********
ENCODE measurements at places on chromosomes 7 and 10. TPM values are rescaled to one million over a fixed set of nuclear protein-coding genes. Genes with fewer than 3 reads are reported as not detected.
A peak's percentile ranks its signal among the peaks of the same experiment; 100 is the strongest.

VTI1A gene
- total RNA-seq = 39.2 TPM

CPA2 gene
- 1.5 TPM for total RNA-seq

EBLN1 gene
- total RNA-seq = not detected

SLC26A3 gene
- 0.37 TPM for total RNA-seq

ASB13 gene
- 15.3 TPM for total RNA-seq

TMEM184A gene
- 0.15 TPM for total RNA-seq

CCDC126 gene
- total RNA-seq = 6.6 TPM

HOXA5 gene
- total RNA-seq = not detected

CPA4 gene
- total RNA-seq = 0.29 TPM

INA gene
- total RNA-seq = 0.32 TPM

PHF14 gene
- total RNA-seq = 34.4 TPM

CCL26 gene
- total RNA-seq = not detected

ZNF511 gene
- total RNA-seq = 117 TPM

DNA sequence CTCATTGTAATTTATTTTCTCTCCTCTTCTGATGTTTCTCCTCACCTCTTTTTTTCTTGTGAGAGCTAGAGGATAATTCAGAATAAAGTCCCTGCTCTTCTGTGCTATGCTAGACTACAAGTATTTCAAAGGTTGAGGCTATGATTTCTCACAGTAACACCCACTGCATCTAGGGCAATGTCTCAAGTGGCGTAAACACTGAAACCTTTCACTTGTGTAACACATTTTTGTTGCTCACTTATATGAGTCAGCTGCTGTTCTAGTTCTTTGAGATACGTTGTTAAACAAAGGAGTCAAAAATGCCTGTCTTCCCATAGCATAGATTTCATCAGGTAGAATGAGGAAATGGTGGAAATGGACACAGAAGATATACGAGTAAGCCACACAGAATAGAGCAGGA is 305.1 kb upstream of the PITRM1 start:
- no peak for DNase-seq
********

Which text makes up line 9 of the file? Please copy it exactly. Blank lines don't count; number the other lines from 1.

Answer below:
SLC26A3 gene